Product Type: Panasonic bread makers
Newest Review: ... if you don't have them out, you won't use them. Ease of use This machine is very easy to use, but having the instructions and rec... more
Wake up to freshly baked bread
Member Name: peregrin23
Advantages: Fresh, no additives
Disadvantages: You have to wait while it cooks
The first bread maker that I bought was a special offer from a magazine. Big mistake! The recipies had been translated into English and, in some cases, were not complete. The results, of course, were not very successful. Then I spotted a work colleague munching her way through lovely sandwiches every day and she told me that she had a Panasonic SD 253.
A little research proved that to buy it from a Panasonic shop was considerably more benficial price wise. I have never regretted spending the £99 that it was some five / six years ago.
I have to say that I have only used it to make bread, although it contains many recipies for muffins and cakes. Some are just to mix the ingredients and some to bake the cake in the bread pan itself.
It is particularly useful that there is a delay timer for a number of the recipies, so I set it up before going to bed , to awake to the smell of freshly baked bread. It does take a particular type of knife to slice, neatly, newly baked bread.
Although I always set the crust to be lightly browned, I do find that the bread comes out crusty all over. If, like me, you have loads of fillings and crowns, really crusty bread can be a problem so.. as soon as it is cooked, I take the loaf out, wrap it in a clean tea towell and pop inside a large plastic bag. As the steam comes out of the loaf it condenses in the bag which would make the loaf soggy, except the tea towell absorbs the moisture. When the loaf is cool I transfer to a dry plastic bag or container.
Because there are no preservatives in the bread it does not keep as long as shop bread, and if you put it in the fridge it goes hard. Not that it stays around vey long, it is so absolutely scrummy. But on occassion, I have sliced up the end of a loaf and popped in the freezer, as it is useful for toast.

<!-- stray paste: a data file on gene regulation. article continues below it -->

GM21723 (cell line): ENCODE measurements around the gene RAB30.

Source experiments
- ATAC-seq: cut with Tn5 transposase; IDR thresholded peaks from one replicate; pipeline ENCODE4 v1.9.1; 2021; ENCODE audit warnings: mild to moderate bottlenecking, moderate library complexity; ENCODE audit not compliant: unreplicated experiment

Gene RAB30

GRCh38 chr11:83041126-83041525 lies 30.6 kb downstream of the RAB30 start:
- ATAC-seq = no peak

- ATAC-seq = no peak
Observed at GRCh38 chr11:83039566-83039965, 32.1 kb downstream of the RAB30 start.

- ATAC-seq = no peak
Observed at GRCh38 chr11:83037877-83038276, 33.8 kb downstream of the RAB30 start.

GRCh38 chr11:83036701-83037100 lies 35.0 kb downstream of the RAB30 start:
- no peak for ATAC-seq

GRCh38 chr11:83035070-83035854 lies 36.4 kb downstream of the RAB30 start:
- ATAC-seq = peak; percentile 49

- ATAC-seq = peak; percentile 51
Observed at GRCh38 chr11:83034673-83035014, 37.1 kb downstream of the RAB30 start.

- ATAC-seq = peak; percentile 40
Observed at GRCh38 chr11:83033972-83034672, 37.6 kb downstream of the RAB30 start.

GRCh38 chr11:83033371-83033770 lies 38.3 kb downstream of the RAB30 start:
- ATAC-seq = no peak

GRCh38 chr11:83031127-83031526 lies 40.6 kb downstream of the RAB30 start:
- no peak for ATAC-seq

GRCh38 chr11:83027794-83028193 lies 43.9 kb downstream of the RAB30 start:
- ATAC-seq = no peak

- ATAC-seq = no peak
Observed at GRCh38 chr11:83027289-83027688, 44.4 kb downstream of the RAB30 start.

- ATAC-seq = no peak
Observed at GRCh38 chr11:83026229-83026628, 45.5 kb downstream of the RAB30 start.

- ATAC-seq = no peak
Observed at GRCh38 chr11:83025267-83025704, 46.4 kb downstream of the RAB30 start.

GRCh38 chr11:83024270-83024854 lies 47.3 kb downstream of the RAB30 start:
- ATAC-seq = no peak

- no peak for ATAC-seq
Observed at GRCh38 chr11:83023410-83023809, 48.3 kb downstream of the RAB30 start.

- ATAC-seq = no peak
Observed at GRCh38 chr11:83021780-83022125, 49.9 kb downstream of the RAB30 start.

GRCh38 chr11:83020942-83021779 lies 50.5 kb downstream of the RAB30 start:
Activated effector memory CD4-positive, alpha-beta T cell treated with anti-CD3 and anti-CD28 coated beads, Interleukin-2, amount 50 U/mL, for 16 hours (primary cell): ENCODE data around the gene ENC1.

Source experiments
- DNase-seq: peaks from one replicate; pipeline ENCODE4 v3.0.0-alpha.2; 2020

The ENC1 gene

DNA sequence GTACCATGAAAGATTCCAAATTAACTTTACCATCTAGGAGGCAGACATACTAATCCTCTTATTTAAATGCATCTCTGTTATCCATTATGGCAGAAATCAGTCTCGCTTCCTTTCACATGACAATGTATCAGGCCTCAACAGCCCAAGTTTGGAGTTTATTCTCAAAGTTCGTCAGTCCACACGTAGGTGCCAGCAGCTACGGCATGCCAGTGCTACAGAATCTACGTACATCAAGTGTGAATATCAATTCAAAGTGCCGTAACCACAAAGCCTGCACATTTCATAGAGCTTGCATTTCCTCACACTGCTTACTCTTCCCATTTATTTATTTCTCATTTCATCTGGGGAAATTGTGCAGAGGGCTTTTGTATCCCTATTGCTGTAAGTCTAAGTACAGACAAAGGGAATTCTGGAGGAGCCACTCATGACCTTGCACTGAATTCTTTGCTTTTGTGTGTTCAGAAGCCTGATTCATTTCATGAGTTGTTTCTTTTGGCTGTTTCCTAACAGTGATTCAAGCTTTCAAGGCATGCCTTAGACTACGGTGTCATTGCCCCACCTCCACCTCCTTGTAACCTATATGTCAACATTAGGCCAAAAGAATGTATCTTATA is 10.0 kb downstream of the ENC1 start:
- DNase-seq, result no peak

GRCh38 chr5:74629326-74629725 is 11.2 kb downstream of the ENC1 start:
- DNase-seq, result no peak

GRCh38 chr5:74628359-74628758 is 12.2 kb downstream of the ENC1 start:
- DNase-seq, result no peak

There is another advantage to no preservatives; for many decades I suffered, most embarrassingly from antisocial wind. I noticed that this ceased when I started to eat my own bread. Proved many times when having bought a shop made sandwich.
The instruction book takes a little wading through and it has taken a while to really get to grips with it. But it does contain a very useful 'troubleshooting' section.
I mostly make white or wholemeal bread but have experimented with Curry & Mango, Cheese & Bacon, French, Pizza dough, Ciabatta, Sundried Tomato but there are many many more, including GLUTEN FREE. There is a problem if you wish to make granary bread, the whole grain in it is sharp enough to damage the non-stick lining of the bread pan. There are two ways to get around it; firstly you sieve the flour and grind up the whole grains before adding to the pan (slightly defeats the object but you do get all the goodies in) or again, sieve the flour, retain the whole grains, mix the other ingredients on Dough mix, take out, add the wholegrains and bake in the oven. You can do this with the packet mixes also, let the bread maker do the hard work and then make rolls, twists any shape you like and bake in the oven.
The first couple of times the little paddle that kneads everything up came out with the loaf and I only discovered it when slicing the bread. Now I look for it.
This particular model has a compartment on top, to which you can add various things like bacon, nuts etc, for certain recipies. At the appropriate time in the cycle, the compartment opens and in drops the contents. Personally, I have not been very successful with this but that might be me not the machine
Summary: Most used gaget in the kitchen
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